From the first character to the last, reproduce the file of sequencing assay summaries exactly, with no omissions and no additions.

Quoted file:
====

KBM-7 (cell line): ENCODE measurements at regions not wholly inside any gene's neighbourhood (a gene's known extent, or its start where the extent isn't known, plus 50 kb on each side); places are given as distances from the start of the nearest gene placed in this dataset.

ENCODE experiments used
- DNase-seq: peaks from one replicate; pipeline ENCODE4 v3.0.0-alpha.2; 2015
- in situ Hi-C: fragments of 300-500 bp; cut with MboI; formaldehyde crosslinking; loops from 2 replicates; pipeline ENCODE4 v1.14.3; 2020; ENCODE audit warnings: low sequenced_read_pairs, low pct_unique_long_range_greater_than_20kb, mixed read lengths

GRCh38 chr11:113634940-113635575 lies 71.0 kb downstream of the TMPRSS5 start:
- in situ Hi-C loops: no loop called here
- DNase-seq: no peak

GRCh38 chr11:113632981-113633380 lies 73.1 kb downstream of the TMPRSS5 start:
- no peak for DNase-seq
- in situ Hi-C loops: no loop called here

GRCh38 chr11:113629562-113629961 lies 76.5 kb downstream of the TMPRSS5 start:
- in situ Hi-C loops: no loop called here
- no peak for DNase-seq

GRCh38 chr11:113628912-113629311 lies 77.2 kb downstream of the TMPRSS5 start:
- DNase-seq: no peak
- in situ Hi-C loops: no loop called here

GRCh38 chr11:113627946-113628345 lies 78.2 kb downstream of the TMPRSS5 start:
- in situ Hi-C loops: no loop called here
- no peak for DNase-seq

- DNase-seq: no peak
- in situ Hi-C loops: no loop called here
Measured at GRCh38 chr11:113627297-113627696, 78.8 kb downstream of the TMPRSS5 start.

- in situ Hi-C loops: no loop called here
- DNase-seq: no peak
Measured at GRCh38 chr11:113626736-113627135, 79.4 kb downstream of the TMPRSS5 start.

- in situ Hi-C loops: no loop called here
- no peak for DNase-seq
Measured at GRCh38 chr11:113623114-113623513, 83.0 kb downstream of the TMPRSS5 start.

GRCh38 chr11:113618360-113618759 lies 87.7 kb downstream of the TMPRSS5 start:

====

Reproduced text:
KBM-7 (cell line): ENCODE measurements at regions not wholly inside any gene's neighbourhood (a gene's known extent, or its start where the extent isn't known, plus 50 kb on each side); places are given as distances from the start of the nearest gene placed in this dataset.

ENCODE experiments used
- DNase-seq: peaks from one replicate; pipeline ENCODE4 v3.0.0-alpha.2; 2015
- in situ Hi-C: fragments of 300-500 bp; cut with MboI; formaldehyde crosslinking; loops from 2 replicates; pipeline ENCODE4 v1.14.3; 2020; ENCODE audit warnings: low sequenced_read_pairs, low pct_unique_long_range_greater_than_20kb, mixed read lengths

GRCh38 chr11:113634940-113635575 lies 71.0 kb downstream of the TMPRSS5 start:
- in situ Hi-C loops: no loop called here
- DNase-seq: no peak

GRCh38 chr11:113632981-113633380 lies 73.1 kb downstream of the TMPRSS5 start:
- no peak for DNase-seq
- in situ Hi-C loops: no loop called here

GRCh38 chr11:113629562-113629961 lies 76.5 kb downstream of the TMPRSS5 start:
- in situ Hi-C loops: no loop called here
- no peak for DNase-seq

GRCh38 chr11:113628912-113629311 lies 77.2 kb downstream of the TMPRSS5 start:
- DNase-seq: no peak
- in situ Hi-C loops: no loop called here

GRCh38 chr11:113627946-113628345 lies 78.2 kb downstream of the TMPRSS5 start:
- in situ Hi-C loops: no loop called here
- no peak for DNase-seq

- DNase-seq: no peak
- in situ Hi-C loops: no loop called here
Measured at GRCh38 chr11:113627297-113627696, 78.8 kb downstream of the TMPRSS5 start.

- in situ Hi-C loops: no loop called here
- DNase-seq: no peak
Measured at GRCh38 chr11:113626736-113627135, 79.4 kb downstream of the TMPRSS5 start.

- in situ Hi-C loops: no loop called here
- no peak for DNase-seq
Measured at GRCh38 chr11:113623114-113623513, 83.0 kb downstream of the TMPRSS5 start.

GRCh38 chr11:113618360-113618759 lies 87.7 kb downstream of the TMPRSS5 start: